Having just released North by Northwest to enormous acclaim, filmmaker Alfred Hitchcock is asked if now, at the age of 60, it’s time for him to retire. Clearly miffed, he sets out instead to find something newer, better, to challenge him—and his audience. And so begins Sacha Gervasi’s Hitchcock, in which Anthony Hopkins, laboring under a fat suit and some facial prostheses, tries valiantly to give us a sneak peek at what made the director so brilliant, fascinating and, yes, impossible.
It’s always interesting to get inside the mindset of a creative genius, but sometimes, as with Hitchcock, it doesn’t succeed quite as well as we’d like. The problem with this movie (which, admittedly, is great fun and not without strong moments) is that Gervasi and his screenwriter, Stephen Rebello, seek to find too much of what made Hitch tick in his screenplays and directorial decisions. We end up knowing Hitchcock as a great filmmaker who was insecure and controlling, had a thing for blondes and booze, and relied heavily on the good sense and great talent of his wife Alma Reville (Helen Mirren).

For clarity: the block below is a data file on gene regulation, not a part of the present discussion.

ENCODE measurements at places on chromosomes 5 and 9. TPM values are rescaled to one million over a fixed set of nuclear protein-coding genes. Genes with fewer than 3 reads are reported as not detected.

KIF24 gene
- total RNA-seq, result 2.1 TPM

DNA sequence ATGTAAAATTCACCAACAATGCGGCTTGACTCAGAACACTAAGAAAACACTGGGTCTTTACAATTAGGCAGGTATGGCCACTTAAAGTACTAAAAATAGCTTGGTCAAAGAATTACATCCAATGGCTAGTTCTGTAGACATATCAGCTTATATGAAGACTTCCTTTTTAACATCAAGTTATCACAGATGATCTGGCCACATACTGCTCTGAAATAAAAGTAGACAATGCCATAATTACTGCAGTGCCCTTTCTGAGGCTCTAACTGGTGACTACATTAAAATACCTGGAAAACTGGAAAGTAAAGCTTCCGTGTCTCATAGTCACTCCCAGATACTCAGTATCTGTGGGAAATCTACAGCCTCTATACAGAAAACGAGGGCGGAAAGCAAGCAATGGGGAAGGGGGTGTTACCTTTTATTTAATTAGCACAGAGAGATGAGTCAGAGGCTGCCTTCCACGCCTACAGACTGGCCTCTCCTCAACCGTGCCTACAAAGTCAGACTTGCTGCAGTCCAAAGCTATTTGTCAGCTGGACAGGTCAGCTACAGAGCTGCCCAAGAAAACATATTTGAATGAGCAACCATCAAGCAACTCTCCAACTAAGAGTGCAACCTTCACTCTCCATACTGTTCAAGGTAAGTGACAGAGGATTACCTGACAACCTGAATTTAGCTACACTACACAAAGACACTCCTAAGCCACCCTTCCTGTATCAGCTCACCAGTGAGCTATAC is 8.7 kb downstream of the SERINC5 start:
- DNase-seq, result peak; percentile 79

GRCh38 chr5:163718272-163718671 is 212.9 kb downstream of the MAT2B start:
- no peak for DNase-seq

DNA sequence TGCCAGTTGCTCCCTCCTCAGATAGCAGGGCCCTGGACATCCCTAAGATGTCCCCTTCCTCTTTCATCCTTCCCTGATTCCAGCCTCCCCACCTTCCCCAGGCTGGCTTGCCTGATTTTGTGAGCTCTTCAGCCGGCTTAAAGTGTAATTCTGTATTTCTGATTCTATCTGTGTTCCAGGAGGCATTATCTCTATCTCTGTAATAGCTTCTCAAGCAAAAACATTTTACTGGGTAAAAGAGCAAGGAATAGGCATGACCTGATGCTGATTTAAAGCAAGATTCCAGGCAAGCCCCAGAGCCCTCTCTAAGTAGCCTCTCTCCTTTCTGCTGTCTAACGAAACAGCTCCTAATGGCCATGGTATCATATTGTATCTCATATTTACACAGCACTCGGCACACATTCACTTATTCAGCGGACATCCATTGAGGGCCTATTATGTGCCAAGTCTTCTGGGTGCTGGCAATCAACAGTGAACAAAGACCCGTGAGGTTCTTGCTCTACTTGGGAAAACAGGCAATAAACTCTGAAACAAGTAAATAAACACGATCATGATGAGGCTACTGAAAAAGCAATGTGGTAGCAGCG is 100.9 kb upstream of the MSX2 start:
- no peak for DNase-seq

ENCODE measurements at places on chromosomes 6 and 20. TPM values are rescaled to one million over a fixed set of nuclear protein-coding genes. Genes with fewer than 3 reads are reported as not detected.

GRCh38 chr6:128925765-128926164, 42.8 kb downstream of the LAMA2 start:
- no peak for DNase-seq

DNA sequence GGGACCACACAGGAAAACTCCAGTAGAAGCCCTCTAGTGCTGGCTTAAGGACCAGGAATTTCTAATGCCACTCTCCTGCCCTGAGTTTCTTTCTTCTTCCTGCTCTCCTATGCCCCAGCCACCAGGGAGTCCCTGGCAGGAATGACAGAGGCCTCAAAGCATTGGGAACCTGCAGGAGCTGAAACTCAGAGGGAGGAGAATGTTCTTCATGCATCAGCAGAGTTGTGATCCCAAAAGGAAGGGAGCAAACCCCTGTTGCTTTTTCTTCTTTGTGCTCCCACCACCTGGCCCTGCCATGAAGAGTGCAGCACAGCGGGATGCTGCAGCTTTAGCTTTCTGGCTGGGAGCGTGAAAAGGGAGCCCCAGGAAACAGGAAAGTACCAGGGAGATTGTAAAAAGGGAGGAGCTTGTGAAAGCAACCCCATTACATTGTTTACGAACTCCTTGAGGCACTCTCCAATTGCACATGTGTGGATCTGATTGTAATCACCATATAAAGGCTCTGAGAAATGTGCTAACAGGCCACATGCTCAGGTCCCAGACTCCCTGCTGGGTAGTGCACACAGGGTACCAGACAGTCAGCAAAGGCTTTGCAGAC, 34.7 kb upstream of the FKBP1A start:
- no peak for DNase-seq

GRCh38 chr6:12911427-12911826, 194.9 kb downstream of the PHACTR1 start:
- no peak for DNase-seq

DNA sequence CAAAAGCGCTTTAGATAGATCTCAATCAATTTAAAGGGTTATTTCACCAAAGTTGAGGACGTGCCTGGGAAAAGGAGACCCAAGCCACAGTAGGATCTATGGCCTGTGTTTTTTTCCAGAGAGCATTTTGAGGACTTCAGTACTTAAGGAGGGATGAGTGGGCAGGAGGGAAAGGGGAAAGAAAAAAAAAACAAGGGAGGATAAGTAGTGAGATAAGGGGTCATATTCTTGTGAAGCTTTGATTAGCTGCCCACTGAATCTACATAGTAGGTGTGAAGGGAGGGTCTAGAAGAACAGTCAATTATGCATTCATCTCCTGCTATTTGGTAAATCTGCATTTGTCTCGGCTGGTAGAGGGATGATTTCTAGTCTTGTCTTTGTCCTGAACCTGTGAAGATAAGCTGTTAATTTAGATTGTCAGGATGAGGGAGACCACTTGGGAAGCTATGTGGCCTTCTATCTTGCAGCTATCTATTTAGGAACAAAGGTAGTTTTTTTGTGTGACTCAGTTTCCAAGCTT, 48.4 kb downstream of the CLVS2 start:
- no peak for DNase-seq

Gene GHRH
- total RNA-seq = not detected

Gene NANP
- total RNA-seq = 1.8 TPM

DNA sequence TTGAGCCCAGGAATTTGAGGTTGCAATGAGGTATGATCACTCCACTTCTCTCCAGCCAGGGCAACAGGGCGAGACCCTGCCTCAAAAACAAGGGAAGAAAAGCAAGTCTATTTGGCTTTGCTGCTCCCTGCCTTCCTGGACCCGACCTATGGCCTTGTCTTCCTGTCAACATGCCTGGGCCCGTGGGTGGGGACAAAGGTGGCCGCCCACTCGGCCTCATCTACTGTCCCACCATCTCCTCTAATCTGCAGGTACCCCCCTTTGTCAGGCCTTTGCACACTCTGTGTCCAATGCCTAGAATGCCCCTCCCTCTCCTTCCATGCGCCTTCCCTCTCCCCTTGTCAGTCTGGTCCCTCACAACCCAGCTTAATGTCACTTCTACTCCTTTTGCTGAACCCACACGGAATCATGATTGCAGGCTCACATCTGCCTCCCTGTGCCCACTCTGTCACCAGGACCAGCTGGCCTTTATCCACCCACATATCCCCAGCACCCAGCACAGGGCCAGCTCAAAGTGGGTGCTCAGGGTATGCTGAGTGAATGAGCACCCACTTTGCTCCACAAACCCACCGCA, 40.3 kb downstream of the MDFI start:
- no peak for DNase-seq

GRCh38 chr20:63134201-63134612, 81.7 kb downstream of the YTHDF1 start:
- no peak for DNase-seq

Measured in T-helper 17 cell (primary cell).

Despite his best effort, Hopkins can’t quite bring his “character” to larger life than the script’s reliance on showing him as a peeping Tom and midnight nosher. Nevertheless, the movie offers many other things worth seeing, largely Mirren’s knowing turn as Alma. Her evocations of sensitivity and vulnerability—she, an aging woman amid the youth and beauty on her husband’s film sets—are quietly stunning. (So, too, is the moment in which she rips her crotchety husband a well-deserved new one.) Also quite good is Scarlett Johansson, whose Janet Leigh isn’t just eerily on the mark, but also displays practical good sense in dealing with the notorious director. There are moments throughout Hitchcock when Gervasi employs the deadpan humor of The Trouble With Harry, one of Hitch’s lesser known films, to good effect, but throughout, the title character remains an enigma, a series of tics and bad habits more than a fleshed-out being.